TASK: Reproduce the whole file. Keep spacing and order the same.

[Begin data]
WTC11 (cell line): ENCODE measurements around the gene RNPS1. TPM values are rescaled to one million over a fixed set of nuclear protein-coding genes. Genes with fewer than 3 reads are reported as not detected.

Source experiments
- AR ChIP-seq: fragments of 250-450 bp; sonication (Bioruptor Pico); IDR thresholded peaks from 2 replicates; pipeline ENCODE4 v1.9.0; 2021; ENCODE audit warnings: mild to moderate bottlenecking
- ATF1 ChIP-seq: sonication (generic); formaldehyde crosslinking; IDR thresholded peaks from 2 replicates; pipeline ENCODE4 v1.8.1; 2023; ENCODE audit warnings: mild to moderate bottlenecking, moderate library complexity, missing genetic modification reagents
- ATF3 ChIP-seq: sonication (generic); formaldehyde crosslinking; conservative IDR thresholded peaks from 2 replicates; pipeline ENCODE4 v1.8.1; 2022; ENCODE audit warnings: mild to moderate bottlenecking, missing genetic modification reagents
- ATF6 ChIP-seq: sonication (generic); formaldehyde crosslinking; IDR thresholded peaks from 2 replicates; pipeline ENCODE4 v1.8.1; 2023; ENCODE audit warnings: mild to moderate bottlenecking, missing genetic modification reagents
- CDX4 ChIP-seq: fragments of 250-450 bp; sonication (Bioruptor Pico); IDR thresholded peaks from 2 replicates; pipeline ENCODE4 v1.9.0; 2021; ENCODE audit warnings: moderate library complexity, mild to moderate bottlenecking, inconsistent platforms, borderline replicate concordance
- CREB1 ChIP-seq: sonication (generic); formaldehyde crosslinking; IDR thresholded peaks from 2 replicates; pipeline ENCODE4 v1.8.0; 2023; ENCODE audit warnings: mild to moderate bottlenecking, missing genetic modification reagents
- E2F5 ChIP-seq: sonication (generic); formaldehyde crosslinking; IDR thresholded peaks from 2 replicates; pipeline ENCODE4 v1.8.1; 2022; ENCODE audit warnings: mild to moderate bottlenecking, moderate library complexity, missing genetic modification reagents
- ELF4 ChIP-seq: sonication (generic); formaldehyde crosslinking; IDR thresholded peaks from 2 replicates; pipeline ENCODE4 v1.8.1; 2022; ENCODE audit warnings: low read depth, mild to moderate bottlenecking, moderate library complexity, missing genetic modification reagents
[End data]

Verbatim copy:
WTC11 (cell line): ENCODE measurements around the gene RNPS1. TPM values are rescaled to one million over a fixed set of nuclear protein-coding genes. Genes with fewer than 3 reads are reported as not detected.

Source experiments
- AR ChIP-seq: fragments of 250-450 bp; sonication (Bioruptor Pico); IDR thresholded peaks from 2 replicates; pipeline ENCODE4 v1.9.0; 2021; ENCODE audit warnings: mild to moderate bottlenecking
- ATF1 ChIP-seq: sonication (generic); formaldehyde crosslinking; IDR thresholded peaks from 2 replicates; pipeline ENCODE4 v1.8.1; 2023; ENCODE audit warnings: mild to moderate bottlenecking, moderate library complexity, missing genetic modification reagents
- ATF3 ChIP-seq: sonication (generic); formaldehyde crosslinking; conservative IDR thresholded peaks from 2 replicates; pipeline ENCODE4 v1.8.1; 2022; ENCODE audit warnings: mild to moderate bottlenecking, missing genetic modification reagents
- ATF6 ChIP-seq: sonication (generic); formaldehyde crosslinking; IDR thresholded peaks from 2 replicates; pipeline ENCODE4 v1.8.1; 2023; ENCODE audit warnings: mild to moderate bottlenecking, missing genetic modification reagents
- CDX4 ChIP-seq: fragments of 250-450 bp; sonication (Bioruptor Pico); IDR thresholded peaks from 2 replicates; pipeline ENCODE4 v1.9.0; 2021; ENCODE audit warnings: moderate library complexity, mild to moderate bottlenecking, inconsistent platforms, borderline replicate concordance
- CREB1 ChIP-seq: sonication (generic); formaldehyde crosslinking; IDR thresholded peaks from 2 replicates; pipeline ENCODE4 v1.8.0; 2023; ENCODE audit warnings: mild to moderate bottlenecking, missing genetic modification reagents
- E2F5 ChIP-seq: sonication (generic); formaldehyde crosslinking; IDR thresholded peaks from 2 replicates; pipeline ENCODE4 v1.8.1; 2022; ENCODE audit warnings: mild to moderate bottlenecking, moderate library complexity, missing genetic modification reagents
- ELF4 ChIP-seq: sonication (generic); formaldehyde crosslinking; IDR thresholded peaks from 2 replicates; pipeline ENCODE4 v1.8.1; 2022; ENCODE audit warnings: low read depth, mild to moderate bottlenecking, moderate library complexity, missing genetic modification reagents